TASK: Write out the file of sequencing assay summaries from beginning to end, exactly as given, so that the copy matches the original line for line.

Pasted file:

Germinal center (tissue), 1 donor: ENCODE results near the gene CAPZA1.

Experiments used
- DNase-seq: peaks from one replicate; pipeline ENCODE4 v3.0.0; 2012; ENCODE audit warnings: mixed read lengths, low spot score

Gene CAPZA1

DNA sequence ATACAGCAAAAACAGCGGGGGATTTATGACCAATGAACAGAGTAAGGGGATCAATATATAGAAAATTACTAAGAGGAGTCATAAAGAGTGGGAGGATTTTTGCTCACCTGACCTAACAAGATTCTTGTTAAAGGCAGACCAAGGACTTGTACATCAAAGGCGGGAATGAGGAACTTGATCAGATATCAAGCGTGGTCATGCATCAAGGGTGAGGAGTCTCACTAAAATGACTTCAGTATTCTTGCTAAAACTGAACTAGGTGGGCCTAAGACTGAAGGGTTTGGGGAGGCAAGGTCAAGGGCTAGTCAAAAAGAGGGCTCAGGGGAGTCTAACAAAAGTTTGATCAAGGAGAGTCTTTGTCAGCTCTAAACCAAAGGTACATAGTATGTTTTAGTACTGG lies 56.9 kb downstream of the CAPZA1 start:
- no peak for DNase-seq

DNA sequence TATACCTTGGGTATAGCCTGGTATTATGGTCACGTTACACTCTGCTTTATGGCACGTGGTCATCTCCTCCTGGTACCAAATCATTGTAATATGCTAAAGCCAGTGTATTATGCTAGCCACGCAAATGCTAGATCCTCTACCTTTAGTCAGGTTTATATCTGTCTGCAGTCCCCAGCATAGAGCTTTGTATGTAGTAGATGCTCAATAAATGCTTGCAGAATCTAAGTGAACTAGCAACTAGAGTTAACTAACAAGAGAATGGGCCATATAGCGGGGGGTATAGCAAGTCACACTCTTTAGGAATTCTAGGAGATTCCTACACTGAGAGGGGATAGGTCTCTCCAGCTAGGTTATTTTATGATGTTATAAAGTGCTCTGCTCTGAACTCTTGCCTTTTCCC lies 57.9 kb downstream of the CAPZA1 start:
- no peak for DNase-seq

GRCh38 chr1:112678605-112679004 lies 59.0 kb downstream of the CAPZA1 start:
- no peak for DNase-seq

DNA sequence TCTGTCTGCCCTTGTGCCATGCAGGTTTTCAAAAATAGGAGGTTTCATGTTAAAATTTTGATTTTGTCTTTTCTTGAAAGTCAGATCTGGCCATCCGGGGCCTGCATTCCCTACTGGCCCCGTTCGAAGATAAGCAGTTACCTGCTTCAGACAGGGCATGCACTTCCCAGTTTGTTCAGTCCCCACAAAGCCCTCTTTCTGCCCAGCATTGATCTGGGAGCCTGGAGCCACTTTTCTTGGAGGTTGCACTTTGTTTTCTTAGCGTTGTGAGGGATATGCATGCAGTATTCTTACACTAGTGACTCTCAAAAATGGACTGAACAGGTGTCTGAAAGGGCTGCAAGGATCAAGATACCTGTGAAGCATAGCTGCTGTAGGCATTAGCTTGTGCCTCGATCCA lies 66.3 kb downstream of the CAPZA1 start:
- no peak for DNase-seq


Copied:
Germinal center (tissue), 1 donor: ENCODE results near the gene CAPZA1.

Experiments used
- DNase-seq: peaks from one replicate; pipeline ENCODE4 v3.0.0; 2012; ENCODE audit warnings: mixed read lengths, low spot score

Gene CAPZA1

DNA sequence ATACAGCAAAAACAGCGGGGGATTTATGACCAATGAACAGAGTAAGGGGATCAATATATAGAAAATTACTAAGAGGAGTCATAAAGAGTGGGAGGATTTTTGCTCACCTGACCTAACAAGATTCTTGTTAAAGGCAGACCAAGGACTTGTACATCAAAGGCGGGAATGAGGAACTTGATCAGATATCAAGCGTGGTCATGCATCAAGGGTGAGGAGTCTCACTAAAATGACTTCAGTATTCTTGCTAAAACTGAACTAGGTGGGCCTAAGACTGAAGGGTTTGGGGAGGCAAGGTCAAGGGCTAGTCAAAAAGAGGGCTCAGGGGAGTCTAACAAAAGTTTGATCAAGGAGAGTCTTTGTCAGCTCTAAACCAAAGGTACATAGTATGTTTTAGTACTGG lies 56.9 kb downstream of the CAPZA1 start:
- no peak for DNase-seq

DNA sequence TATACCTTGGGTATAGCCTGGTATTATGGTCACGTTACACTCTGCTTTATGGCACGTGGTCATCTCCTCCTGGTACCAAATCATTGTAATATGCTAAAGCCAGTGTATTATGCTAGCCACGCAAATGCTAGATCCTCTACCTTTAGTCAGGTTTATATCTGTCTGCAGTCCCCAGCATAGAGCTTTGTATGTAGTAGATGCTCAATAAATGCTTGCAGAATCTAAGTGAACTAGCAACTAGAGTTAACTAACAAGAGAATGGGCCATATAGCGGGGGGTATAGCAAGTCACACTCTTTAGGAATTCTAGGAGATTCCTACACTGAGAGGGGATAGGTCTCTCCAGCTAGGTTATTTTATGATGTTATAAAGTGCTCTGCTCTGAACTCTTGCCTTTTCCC lies 57.9 kb downstream of the CAPZA1 start:
- no peak for DNase-seq

GRCh38 chr1:112678605-112679004 lies 59.0 kb downstream of the CAPZA1 start:
- no peak for DNase-seq

DNA sequence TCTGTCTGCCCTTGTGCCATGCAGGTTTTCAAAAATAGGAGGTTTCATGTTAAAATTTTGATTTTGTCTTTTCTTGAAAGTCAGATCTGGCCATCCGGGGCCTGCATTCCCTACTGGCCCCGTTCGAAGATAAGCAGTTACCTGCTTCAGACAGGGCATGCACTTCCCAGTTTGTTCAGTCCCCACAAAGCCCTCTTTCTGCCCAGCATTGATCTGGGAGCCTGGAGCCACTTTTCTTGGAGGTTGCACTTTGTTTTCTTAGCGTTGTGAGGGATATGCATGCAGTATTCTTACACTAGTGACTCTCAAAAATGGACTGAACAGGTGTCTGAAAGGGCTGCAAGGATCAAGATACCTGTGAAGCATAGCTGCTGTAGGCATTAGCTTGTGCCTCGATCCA lies 66.3 kb downstream of the CAPZA1 start:
- no peak for DNase-seq